An illustration of this kind of democratic development of the cosmopolitan norms and of the “democratic iteration” is for example the European Union, where citizenship is expanded in a cosmopolitan direction. However, the contradiction between the universality of ethics and the particularity of law can never fully be overcome and there is always room for national sovereignty where laws are made.
When we talk about a civil justification for the emergence of cosmopolitan norms, we can argue that this justification of cosmopolitan hospitality emerges within the framework of democratic community because people are becoming more and more acquainted with others beyond their national borders and cultures with norms of reciprocity and respect. In this perspective there is a genuine hope that cosmopolitan norms are internalized in local cultures, democracies and populations. However, this is not enough according to legal theorist Seyla Benhabib. Cosmopolitan norms must also be based on a legal framework. In Another Cosmopolitanism, for example, Benhabib discusses the case of European citizenship as a token of the increased movement towards the development of such cosmopolitan norms.
Still, there remains the danger of a cosmopolitan stateless future. Benhabib argues that we should imagine a future where ”civil, social and some political rights” are not related to national belonging. In this context, universal cosmopolitanism is situated between law and ethics, universality and particularism, nation and international community. When we search for a philosophical foundation of these cosmopolitan norms, we can look back at the philosophy of Hannah Arendt who argued, as we have already said, that the most important thing is the right ” to have rights”.
We can say that Hannah Arendt’s book about the Eichmann trial — Eichmann in Jerusalem. Essay on the Banality of Evil (London: Penguin Books 1964/1981) — was fundamentally a book about cosmopolitanism and international law. This is true in particular when Arendt deals with crimes against humanity, where genocide is conceptualized as the crime against humanity, or rather the crime against humanness or the right to be human. The issue of the cosmopolitan double edge, i.e. how to mediate between national legal structures and moral universalism, can be answered by reference to the Eichmann trial. This trial marks the beginning of cosmopolitan norms. It is a trial for crimes against humanity that goes beyond the traditional boundaries of legal positivism.
If we look more closely at Arendt’s book about Eichmann and follow Seyla Benhabib at the same time, we can argue that cosmopolitanism is not only the Kantian horizon that as we may infer from Arendt’s letters to Karl Jaspers — Jaspers being himself a Kantian cosmopolitan — but an ideal of civic republicanism combined with a vision of political self-determination as the foundation of true hospitality in cosmopolitanism. So the emergence of global civil society as the movement from international to cosmopolitan norms of justice can only be accomplished as long as it draws with it principles of civic republicanism.
Concepts such as ”the right to universal hospitality” and ”the right to have rights” are certainly Arendt’s legacy of Kantian cosmopolitanism. Yet she adds a normative force that can emerge only within a republican, democratic framework of legal norms. These concepts, in other words, should have a binding power. The idea is that the ”right to have rights” indicates rights of universal hospitality that triumphs over positive law, but can also be within positive law, because it is founded on republican self-governance and autonomy.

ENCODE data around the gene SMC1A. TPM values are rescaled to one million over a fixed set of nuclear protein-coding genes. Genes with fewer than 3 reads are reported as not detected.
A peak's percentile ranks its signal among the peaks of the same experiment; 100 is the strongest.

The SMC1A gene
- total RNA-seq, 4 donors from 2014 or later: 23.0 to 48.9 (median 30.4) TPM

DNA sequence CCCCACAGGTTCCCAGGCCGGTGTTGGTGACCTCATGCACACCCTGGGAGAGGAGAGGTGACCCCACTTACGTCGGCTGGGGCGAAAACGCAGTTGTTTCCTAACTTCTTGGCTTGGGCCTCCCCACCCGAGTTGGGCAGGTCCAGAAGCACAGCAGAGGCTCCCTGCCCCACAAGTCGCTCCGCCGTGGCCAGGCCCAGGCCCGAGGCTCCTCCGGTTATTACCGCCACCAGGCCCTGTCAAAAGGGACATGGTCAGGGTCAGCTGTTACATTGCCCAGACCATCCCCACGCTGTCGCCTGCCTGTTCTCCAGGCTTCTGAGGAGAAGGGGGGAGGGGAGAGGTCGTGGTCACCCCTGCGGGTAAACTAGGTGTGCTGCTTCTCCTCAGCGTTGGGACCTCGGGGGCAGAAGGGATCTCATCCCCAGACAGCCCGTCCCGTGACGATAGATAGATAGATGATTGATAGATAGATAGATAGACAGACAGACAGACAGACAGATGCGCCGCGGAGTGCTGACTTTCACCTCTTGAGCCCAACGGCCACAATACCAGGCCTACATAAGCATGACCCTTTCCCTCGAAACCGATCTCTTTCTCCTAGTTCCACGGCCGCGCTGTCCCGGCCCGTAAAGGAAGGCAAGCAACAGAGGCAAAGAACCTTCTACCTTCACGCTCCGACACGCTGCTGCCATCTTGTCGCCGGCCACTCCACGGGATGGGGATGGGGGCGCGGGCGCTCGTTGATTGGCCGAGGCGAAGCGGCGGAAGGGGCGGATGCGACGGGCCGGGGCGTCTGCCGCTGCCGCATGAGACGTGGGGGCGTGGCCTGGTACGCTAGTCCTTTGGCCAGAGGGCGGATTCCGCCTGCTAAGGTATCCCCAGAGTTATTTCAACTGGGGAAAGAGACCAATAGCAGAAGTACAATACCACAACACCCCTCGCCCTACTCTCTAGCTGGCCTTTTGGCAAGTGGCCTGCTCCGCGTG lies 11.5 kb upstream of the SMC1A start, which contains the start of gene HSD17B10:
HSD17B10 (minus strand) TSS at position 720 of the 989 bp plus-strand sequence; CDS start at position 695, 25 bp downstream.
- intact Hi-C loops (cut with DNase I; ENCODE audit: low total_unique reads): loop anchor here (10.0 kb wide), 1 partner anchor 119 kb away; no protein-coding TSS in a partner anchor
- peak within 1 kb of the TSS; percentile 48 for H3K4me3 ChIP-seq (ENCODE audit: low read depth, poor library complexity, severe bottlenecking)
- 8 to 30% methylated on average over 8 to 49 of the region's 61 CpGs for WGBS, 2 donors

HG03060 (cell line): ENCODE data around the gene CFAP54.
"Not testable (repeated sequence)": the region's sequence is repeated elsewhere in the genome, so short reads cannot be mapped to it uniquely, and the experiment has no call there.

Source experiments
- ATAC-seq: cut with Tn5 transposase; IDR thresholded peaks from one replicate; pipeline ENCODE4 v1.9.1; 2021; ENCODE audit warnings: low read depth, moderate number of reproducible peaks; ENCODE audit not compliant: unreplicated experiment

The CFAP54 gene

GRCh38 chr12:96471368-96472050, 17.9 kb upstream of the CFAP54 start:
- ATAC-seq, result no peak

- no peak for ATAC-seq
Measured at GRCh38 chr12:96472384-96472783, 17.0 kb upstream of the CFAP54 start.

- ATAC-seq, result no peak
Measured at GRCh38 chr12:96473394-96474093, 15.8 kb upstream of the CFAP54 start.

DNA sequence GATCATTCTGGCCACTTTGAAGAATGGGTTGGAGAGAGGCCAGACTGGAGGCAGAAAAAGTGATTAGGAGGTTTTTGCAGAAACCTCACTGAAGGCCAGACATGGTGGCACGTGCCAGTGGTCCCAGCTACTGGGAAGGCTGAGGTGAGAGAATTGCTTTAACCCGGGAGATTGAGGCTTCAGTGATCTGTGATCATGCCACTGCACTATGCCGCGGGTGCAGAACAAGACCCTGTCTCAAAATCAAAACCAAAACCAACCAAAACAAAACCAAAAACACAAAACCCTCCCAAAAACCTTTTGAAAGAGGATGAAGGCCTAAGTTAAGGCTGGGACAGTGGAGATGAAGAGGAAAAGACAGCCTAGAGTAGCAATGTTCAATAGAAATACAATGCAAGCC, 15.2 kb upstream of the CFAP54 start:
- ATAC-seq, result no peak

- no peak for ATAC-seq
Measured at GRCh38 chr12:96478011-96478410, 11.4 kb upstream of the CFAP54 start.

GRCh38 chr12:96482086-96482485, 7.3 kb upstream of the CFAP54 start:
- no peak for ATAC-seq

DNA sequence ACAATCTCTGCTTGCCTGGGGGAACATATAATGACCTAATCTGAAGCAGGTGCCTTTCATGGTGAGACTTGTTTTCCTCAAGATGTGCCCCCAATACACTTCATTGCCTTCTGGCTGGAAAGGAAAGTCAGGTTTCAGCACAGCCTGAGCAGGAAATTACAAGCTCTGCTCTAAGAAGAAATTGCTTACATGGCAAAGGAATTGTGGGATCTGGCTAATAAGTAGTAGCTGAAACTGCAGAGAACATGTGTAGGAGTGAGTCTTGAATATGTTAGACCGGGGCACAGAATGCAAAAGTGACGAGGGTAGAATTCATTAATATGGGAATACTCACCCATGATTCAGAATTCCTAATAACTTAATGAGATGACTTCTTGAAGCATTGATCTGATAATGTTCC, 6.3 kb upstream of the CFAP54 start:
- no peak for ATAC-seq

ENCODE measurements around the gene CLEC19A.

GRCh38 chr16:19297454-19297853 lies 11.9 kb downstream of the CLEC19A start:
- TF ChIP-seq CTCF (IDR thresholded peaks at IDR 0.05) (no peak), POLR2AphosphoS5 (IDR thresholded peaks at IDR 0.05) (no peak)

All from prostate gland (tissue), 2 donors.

We need more than the formal political construction of the cosmopolitan norms of human rights. The international human rights regime, crimes against humanity, humanitarian interventions and transnational migration norms should all be based on civic republican recognition of the right to have rights. So cosmopolitan justice must be based on a kind of nationally sanctioned international law of peoples, where the tension between sovereignty and hospitality is overcome through the act of self-legislation as an act of self-constitution under a cosmopolitan perspective.
Benhabib says that ”Liberal democracies must learn to negotiate these paradoxes between the spread of cosmopolitan norms and the boundedness of democratic communities”: according to her, the development of cosmopolitan norms is characterized by democratic Iterations between the local, the national and the global.
Following Hannah Arendt and Benhabib, we can argue that cosmopolitanism emerges as the power of democratic forces within a global civil society and this helps to a construction of international norms that goes beyond the tension between cosmopolitanism and national sovereignty. What is characteristic of the new cosmopolitanism, at least according to this view, is that citizenship and political membership are no longer based on culture and collective identity. As exemplified by the case of the European Union, the conflict between sovereignty and hospitality is no longer so important. Accordingly, a new discussion of politics implies the search for new forms of political agency in cosmopolitan times, where we recognize what Benhabib calls the “democratic iterations” of the concept of democracy and citizenship. And this recognition will help to develop new foundations of democracy in international politics.
Moreover, by protecting universal rights that are dependent on the charter and declarations of the United Nations, corporations can act for good international relations that go beyond the interests of particular communities of republics and nations. By doing this, corporations, when they really want to appear as good citizens, can help to build a world community that implies the universalization of the procedural virtues of liberal society. Corporations can at the same time be cosmopolitan and situated in particular societies, in the sense that they foster universal principles while making those principles work in concrete practice. In this sense, the post-crisis scenarios can be a development of a new cosmopolitanism in both international politics and in the activities by corporations and other organizations and institutions helping to build up an international civil society.